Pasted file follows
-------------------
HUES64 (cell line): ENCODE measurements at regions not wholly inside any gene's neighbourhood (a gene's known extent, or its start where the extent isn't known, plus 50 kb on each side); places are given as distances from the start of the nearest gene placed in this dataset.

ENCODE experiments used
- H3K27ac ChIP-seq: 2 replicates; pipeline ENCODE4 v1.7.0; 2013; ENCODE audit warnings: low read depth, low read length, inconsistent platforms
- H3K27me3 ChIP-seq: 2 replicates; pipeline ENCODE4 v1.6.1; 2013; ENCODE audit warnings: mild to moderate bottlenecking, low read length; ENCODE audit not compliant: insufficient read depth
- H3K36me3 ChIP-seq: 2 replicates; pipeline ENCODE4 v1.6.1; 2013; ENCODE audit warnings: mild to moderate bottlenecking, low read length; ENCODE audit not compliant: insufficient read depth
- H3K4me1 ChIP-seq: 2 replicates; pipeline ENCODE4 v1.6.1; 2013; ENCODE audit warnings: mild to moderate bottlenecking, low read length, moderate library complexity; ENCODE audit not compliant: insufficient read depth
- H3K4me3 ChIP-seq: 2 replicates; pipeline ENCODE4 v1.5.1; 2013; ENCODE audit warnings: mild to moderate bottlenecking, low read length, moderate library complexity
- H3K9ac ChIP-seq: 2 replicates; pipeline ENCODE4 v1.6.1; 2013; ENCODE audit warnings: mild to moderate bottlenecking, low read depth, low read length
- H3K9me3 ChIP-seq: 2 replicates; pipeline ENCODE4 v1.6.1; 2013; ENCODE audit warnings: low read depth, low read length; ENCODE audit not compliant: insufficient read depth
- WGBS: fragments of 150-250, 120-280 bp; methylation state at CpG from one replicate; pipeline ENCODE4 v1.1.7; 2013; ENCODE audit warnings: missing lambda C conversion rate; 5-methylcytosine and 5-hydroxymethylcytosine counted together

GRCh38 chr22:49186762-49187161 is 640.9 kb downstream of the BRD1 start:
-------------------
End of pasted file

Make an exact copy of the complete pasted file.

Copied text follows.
HUES64 (cell line): ENCODE measurements at regions not wholly inside any gene's neighbourhood (a gene's known extent, or its start where the extent isn't known, plus 50 kb on each side); places are given as distances from the start of the nearest gene placed in this dataset.

ENCODE experiments used
- H3K27ac ChIP-seq: 2 replicates; pipeline ENCODE4 v1.7.0; 2013; ENCODE audit warnings: low read depth, low read length, inconsistent platforms
- H3K27me3 ChIP-seq: 2 replicates; pipeline ENCODE4 v1.6.1; 2013; ENCODE audit warnings: mild to moderate bottlenecking, low read length; ENCODE audit not compliant: insufficient read depth
- H3K36me3 ChIP-seq: 2 replicates; pipeline ENCODE4 v1.6.1; 2013; ENCODE audit warnings: mild to moderate bottlenecking, low read length; ENCODE audit not compliant: insufficient read depth
- H3K4me1 ChIP-seq: 2 replicates; pipeline ENCODE4 v1.6.1; 2013; ENCODE audit warnings: mild to moderate bottlenecking, low read length, moderate library complexity; ENCODE audit not compliant: insufficient read depth
- H3K4me3 ChIP-seq: 2 replicates; pipeline ENCODE4 v1.5.1; 2013; ENCODE audit warnings: mild to moderate bottlenecking, low read length, moderate library complexity
- H3K9ac ChIP-seq: 2 replicates; pipeline ENCODE4 v1.6.1; 2013; ENCODE audit warnings: mild to moderate bottlenecking, low read depth, low read length
- H3K9me3 ChIP-seq: 2 replicates; pipeline ENCODE4 v1.6.1; 2013; ENCODE audit warnings: low read depth, low read length; ENCODE audit not compliant: insufficient read depth
- WGBS: fragments of 150-250, 120-280 bp; methylation state at CpG from one replicate; pipeline ENCODE4 v1.1.7; 2013; ENCODE audit warnings: missing lambda C conversion rate; 5-methylcytosine and 5-hydroxymethylcytosine counted together

GRCh38 chr22:49186762-49187161 is 640.9 kb downstream of the BRD1 start: